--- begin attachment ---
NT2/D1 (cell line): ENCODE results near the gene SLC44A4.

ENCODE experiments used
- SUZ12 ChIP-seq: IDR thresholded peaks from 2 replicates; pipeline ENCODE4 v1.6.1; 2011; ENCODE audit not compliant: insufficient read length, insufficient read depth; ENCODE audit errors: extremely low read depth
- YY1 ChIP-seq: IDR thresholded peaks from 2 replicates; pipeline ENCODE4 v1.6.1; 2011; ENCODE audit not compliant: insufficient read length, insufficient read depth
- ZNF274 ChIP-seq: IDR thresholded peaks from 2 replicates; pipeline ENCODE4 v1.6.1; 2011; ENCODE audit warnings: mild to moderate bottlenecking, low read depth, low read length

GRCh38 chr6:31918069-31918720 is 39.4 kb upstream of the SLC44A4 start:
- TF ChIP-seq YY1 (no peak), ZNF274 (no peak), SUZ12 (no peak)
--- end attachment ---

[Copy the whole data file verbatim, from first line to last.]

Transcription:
NT2/D1 (cell line): ENCODE results near the gene SLC44A4.

ENCODE experiments used
- SUZ12 ChIP-seq: IDR thresholded peaks from 2 replicates; pipeline ENCODE4 v1.6.1; 2011; ENCODE audit not compliant: insufficient read length, insufficient read depth; ENCODE audit errors: extremely low read depth
- YY1 ChIP-seq: IDR thresholded peaks from 2 replicates; pipeline ENCODE4 v1.6.1; 2011; ENCODE audit not compliant: insufficient read length, insufficient read depth
- ZNF274 ChIP-seq: IDR thresholded peaks from 2 replicates; pipeline ENCODE4 v1.6.1; 2011; ENCODE audit warnings: mild to moderate bottlenecking, low read depth, low read length

GRCh38 chr6:31918069-31918720 is 39.4 kb upstream of the SLC44A4 start:
- TF ChIP-seq YY1 (no peak), ZNF274 (no peak), SUZ12 (no peak)